From the editor and writers of Bright Lights Film Journal
Action! Interviews with Directors from Classical Hollywood to Contemporary Iran
(Anthem Art and Culture), by Gary Morris (Editor), Bert Cardullo (Introduction), Jonathan Rosenbaum (Foreword). London and New York: Anthem Press, 2009.
"I dare anyone to squeeze between two covers a more varied, useful and flat out entertaining sampling of the personalities that make the seventh art the liveliest."
David Hudson, IFC.com
A Divine Wallow
All That Heaven Allows & Written on the Wind on DVD
Criterion Collection serves up two Sirk beauties
With the release of All That Heaven Allows and Written on the Wind, two gorgeous DVDs from the elite Criterion Collection, the reparation of Douglas Sirk (1900-1987) continues. In the 1950s, when Sirk was making his most famous movies, he was regarded as a competent handler of that species of beast known condescendingly as "the woman’s picture." His output leaned toward florid melodramas oriented firmly in the female domain: Magnificent Obsession (1954), All That Heaven Allows (1955), Written on the Wind (1956), and Imitation of Life (1959). Since the plots were often taken from lowbrow literary sources, and his intent was merely to entertain, his movies were routinely dismissed by the intelligentsia. It was fellow German Rainer Werner Fassbinder who confessed that Sirk had a monumental influence on his work (portions of Fassbinder’s writing on Sirk are among the plentiful extras of the All That Heaven Allows DVD). After Fassbinder, others stood up and took notice. Sure enough and by golly, Sirk’s movies age beautifully. At present he is a darling among cineastes, and his reputation is higher than it ever was in his lifetime.
The inflation of his name is wholly deserved. Sirk was a wizard of light, music, and decor. The environments he created in his best American movies are so saturated with symbolism that they invite, or demand, subsequent watchings. With his loving detail he was able to raise the emotions of ordinary people into the realm of high drama. We care what happens to Jane Wyman and Rock Hudson in the exquisite All That Heaven Allows because Sirk so clearly did, too.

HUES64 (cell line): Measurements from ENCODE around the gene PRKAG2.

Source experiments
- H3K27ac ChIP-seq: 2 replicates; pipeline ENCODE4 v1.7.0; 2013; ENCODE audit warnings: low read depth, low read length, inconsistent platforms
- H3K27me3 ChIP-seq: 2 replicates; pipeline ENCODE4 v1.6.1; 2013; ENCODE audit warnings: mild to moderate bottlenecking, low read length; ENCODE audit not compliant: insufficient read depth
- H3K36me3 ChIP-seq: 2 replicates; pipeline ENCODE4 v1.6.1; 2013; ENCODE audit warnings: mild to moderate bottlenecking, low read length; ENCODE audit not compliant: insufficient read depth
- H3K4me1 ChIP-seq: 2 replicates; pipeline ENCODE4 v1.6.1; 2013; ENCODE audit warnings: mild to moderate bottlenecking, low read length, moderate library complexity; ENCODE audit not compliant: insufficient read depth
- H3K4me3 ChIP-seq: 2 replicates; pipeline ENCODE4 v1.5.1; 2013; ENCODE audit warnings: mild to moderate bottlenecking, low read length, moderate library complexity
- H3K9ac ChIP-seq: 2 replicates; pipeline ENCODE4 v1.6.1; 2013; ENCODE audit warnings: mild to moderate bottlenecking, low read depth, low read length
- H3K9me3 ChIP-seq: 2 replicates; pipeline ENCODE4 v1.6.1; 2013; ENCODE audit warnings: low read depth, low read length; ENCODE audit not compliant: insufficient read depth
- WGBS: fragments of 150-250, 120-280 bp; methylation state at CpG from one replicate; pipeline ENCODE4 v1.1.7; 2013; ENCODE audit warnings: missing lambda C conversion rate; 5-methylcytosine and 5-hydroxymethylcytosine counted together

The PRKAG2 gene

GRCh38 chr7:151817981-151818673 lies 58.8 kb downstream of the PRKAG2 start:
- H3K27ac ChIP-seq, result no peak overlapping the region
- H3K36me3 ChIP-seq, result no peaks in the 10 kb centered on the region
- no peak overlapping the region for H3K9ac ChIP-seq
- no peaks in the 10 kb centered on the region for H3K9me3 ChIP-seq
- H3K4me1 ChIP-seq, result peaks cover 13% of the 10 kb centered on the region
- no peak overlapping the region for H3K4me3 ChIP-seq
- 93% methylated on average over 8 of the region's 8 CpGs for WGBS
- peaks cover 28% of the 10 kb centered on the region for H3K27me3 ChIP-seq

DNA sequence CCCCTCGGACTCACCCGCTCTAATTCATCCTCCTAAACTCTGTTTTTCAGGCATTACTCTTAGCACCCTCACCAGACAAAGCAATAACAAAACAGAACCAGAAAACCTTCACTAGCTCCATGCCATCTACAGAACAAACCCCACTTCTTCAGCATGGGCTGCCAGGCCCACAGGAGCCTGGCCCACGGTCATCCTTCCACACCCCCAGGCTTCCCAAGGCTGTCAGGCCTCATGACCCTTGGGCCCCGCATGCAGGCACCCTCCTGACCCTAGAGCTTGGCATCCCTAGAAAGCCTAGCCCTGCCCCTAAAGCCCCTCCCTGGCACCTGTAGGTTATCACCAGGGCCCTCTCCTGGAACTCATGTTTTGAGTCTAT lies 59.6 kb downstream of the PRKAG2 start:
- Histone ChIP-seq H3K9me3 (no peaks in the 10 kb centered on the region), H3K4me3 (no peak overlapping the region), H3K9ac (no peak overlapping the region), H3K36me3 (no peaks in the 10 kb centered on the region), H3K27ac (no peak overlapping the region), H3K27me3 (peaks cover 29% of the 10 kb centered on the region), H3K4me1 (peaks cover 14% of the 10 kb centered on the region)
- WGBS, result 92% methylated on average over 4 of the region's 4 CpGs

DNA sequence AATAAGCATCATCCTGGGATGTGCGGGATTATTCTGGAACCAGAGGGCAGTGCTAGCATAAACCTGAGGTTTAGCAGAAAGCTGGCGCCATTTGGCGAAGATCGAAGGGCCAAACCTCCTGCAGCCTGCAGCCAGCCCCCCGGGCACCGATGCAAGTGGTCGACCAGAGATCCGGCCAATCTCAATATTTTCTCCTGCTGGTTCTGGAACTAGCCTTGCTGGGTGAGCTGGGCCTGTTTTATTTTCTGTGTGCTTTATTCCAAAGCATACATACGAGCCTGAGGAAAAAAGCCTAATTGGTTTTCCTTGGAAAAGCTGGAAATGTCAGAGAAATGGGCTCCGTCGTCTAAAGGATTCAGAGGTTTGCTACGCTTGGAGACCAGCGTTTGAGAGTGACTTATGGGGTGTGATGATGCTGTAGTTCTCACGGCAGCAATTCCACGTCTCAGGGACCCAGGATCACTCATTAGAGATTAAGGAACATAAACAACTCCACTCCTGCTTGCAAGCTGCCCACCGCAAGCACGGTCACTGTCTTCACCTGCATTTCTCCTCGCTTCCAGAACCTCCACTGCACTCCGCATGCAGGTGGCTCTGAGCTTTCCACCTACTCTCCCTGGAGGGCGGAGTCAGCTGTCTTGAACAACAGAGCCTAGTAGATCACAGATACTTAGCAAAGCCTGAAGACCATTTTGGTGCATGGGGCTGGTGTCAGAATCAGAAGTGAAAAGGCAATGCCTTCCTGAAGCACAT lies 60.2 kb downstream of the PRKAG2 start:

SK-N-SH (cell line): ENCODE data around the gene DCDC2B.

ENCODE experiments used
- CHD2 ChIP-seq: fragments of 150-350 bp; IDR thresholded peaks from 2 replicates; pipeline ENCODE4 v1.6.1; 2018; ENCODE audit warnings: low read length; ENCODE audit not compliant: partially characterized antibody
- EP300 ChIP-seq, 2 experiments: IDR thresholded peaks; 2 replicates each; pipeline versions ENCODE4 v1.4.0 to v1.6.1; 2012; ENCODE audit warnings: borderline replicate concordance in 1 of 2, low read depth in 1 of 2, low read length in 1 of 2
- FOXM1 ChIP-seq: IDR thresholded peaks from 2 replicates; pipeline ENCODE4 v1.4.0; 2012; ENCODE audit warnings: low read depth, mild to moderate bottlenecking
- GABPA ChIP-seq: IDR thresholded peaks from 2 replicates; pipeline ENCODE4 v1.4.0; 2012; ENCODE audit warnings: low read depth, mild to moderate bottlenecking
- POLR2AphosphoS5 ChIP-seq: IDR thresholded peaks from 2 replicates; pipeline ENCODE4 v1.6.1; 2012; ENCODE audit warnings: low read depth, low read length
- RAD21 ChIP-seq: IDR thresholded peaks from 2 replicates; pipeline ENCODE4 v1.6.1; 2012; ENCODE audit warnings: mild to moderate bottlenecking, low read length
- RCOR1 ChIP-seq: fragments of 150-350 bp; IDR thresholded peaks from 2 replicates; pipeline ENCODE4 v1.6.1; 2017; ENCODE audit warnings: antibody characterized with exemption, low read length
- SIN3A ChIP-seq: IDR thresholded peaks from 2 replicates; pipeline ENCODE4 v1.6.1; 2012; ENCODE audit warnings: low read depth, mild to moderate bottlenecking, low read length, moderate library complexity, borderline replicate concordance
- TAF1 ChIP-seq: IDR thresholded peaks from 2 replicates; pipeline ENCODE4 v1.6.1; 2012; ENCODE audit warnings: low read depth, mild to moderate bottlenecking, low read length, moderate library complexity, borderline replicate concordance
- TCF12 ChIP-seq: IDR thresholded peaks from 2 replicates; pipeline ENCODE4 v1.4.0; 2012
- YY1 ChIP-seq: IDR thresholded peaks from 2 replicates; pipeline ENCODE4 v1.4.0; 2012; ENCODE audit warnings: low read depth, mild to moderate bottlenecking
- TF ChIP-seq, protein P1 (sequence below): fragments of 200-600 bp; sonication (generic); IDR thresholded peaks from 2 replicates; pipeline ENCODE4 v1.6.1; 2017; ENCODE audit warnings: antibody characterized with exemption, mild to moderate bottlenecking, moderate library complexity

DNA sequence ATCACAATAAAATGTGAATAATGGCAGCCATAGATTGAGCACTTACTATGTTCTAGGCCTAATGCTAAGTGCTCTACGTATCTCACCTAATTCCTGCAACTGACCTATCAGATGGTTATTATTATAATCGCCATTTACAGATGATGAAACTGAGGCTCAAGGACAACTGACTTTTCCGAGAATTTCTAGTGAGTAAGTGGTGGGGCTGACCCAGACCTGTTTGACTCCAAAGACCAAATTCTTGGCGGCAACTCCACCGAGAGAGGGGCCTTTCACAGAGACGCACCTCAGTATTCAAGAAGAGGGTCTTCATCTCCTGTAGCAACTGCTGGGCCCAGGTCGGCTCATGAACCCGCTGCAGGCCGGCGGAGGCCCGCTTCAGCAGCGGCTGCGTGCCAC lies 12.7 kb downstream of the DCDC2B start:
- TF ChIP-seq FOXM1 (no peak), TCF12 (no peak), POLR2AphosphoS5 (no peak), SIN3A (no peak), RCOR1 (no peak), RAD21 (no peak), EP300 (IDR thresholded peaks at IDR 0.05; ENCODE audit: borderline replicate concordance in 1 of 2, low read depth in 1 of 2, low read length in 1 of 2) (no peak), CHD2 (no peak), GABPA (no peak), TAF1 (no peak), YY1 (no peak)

All That Heaven AllowsAll That Heaven Allows is the quintessential Sirk movie of his later career, and the only one so far to be selected for the Library of Congress’s National Film Registry. Its plot is pure soap, but its execution is pure gold. Heaven is set in Stoningham, a small eastern town where dramatic changes of season contrast an unchanging human landscape of pettiness and gossip. It is a blandly picturesque spot, made bearable by the pretensions of the country club set as personified by the shallow and insincere Sara, played by the always estimable Agnes Moorehead. Middle-aged widow Cary (Jane Wyman) is leading a life of quiet loneliness, convinced that a well-decorated home, friends, and a civil relationship with her two children are all that this world allows. Enter young gardener Ron (Rock Hudson), a big beautiful slab of man who watches Cary with the unwavering carnal gaze of a man who knows what he wants. Ron is a Thoreau-reading man of nature, living outside town on an idyllic spread, far from nosy neighbors and loose tongues. It doesn’t take long for their forbidden love to catch fire, threatening Cary’s once-secure place among friends and family. The resolution of this central dilemma is neither definitive nor pat. Ron is not altogether noble; he is unable to compromise or even recognize Cary’s conflict between romance, her place in the community, and the well-being of her snotty children. In its chipper 89-minute running time, All That Heaven Allows delivers one of the most tentative "happy endings" on record.
Sirk was a director of awesome visual acumen. Every shot, every color, every prop, and every costume tells its own story. When Cary shows up to a high-spirited clambake with Ron and his pals, she’s uncomfortable and overdressed in a tight gray ensemble. The effect is obvious, but it doesn’t appear trite because Sirk creates an artificial world perfectly convinced of its own reality. Other effects are more subtle. Every time Hudson and Wyman meet at his huge picture window that looks onto the wilderness, he reveals ugly truths about her narrow world. During such moments, he is lit like a god while she looks every day of her 42 years. Even the actors’ physicality conveys meaning. Hudson’s grandeur quite speaks for itself, while Wyman’s softly rounded cheeks, forehead, and chin are redolent of a fine Victorian doll. In contrast to Wyman, Agnes Moorehead looks like a cubist nightmare. Sirk’s movies are academic in that they are saturated with symbolism and beg analysis, but they are also fun to watch for the director’s obvious love of sending us messages. His movies create their own dialogue with the viewer.